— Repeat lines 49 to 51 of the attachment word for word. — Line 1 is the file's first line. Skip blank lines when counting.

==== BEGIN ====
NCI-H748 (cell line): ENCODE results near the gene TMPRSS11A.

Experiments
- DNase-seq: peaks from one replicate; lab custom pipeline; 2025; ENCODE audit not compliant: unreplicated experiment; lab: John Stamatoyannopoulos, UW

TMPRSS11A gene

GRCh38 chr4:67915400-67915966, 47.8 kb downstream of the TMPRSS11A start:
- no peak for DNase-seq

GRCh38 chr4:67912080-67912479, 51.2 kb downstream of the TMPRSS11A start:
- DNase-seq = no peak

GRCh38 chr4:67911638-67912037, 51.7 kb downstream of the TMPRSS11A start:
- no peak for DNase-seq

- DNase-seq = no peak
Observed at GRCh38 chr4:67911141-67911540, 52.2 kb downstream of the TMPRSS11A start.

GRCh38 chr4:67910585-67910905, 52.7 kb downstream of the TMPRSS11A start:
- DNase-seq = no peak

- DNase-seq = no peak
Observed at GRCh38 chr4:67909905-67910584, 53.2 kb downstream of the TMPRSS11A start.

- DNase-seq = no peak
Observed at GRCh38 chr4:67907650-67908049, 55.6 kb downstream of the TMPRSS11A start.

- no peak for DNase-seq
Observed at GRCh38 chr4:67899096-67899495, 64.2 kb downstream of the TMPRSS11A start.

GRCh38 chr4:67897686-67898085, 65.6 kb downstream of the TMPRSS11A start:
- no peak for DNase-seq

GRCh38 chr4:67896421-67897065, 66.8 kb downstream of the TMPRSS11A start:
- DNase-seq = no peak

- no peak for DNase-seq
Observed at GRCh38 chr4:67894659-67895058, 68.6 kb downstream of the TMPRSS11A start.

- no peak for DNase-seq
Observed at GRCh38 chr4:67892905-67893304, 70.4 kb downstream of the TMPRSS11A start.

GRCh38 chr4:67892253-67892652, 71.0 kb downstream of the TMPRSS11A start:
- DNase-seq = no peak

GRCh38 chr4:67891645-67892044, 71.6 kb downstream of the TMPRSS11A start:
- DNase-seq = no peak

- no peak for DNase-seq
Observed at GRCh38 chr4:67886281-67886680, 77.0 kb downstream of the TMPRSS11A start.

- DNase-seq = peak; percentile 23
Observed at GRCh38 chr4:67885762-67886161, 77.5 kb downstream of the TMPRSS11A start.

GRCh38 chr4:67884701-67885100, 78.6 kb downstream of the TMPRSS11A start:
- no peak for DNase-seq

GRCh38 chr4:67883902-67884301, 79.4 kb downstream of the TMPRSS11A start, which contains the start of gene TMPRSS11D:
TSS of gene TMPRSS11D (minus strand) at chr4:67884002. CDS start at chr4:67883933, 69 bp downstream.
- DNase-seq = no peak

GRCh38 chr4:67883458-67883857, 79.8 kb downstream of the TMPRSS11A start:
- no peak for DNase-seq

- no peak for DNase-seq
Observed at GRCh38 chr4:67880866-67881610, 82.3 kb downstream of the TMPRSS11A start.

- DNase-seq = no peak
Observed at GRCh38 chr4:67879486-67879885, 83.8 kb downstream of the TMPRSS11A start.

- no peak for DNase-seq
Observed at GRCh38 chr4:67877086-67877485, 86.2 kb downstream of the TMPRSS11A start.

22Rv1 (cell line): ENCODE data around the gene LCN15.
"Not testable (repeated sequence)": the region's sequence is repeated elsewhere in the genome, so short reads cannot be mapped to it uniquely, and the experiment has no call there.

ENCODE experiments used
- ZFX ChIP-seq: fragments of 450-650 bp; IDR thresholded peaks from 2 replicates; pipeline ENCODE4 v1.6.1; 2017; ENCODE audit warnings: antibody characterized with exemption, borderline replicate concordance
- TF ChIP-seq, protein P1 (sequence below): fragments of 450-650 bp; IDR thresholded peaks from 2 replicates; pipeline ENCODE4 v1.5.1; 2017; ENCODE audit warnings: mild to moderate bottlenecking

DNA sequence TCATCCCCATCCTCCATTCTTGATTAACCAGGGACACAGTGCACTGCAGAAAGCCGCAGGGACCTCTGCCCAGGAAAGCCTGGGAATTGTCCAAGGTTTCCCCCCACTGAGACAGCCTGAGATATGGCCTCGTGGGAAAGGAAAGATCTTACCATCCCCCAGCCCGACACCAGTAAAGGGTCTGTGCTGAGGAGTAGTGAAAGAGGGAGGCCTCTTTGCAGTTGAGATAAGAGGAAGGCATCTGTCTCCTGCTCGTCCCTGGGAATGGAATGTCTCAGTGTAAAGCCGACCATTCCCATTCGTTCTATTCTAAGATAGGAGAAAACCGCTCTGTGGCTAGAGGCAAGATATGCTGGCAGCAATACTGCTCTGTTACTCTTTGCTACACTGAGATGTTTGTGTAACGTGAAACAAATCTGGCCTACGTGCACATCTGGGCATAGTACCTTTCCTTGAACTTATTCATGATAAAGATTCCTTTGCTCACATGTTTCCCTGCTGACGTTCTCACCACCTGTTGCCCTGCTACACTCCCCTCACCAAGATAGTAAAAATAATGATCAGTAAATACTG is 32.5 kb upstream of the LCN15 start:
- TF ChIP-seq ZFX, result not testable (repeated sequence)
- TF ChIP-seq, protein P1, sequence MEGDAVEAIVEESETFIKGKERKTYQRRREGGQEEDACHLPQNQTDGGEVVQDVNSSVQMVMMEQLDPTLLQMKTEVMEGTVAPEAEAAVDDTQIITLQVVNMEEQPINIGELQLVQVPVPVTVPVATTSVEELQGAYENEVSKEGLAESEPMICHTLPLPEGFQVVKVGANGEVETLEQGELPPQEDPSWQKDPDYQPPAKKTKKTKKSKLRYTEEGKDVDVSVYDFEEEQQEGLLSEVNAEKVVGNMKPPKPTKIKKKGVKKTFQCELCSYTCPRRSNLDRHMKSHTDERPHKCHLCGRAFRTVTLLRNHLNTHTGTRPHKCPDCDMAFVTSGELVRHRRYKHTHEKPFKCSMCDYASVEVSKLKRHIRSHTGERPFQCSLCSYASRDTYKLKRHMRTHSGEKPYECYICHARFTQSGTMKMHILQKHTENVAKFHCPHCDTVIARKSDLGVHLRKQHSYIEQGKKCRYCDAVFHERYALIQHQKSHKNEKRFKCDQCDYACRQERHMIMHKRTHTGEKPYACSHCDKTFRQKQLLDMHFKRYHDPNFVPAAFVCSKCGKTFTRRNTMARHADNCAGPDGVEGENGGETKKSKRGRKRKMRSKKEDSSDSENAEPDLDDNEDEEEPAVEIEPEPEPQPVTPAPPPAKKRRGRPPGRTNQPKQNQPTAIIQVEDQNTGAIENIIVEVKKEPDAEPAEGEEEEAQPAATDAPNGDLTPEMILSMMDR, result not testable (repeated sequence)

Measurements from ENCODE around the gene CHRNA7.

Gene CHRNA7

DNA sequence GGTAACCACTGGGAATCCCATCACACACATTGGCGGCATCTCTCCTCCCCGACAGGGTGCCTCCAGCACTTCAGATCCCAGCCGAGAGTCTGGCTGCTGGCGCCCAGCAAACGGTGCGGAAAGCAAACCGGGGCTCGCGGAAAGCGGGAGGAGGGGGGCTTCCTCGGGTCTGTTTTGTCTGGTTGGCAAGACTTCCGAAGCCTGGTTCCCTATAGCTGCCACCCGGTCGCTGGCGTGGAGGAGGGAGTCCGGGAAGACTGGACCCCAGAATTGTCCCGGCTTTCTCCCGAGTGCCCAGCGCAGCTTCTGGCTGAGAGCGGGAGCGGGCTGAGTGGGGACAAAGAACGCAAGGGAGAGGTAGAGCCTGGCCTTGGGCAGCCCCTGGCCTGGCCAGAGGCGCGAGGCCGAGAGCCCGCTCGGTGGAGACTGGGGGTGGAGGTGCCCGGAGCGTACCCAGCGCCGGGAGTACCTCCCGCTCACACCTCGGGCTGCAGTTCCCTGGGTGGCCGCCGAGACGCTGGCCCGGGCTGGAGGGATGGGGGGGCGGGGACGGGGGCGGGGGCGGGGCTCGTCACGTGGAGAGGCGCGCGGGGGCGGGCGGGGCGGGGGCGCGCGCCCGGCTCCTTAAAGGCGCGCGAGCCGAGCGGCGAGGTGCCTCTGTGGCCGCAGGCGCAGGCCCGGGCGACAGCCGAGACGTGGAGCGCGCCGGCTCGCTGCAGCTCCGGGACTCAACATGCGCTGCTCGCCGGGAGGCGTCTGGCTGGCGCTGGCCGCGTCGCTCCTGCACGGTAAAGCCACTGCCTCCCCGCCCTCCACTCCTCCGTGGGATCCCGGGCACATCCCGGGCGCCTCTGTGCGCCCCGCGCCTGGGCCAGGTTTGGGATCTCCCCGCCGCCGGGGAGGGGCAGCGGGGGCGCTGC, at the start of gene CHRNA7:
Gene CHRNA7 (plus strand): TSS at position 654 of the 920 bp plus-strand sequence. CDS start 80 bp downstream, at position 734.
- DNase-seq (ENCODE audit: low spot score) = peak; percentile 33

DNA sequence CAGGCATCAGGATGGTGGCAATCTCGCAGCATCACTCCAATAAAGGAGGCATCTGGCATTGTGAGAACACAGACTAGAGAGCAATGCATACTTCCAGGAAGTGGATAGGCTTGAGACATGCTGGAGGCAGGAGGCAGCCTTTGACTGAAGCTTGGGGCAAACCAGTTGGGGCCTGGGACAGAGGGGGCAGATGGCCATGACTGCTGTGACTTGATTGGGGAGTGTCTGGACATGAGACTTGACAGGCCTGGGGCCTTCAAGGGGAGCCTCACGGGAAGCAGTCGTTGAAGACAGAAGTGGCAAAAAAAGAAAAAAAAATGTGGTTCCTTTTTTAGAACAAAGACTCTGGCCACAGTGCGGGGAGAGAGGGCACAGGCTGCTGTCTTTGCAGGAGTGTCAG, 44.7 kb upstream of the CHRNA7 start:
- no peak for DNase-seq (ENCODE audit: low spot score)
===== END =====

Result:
Observed at GRCh38 chr4:67877086-67877485, 86.2 kb downstream of the TMPRSS11A start.

22Rv1 (cell line): ENCODE data around the gene LCN15.
"Not testable (repeated sequence)": the region's sequence is repeated elsewhere in the genome, so short reads cannot be mapped to it uniquely, and the experiment has no call there.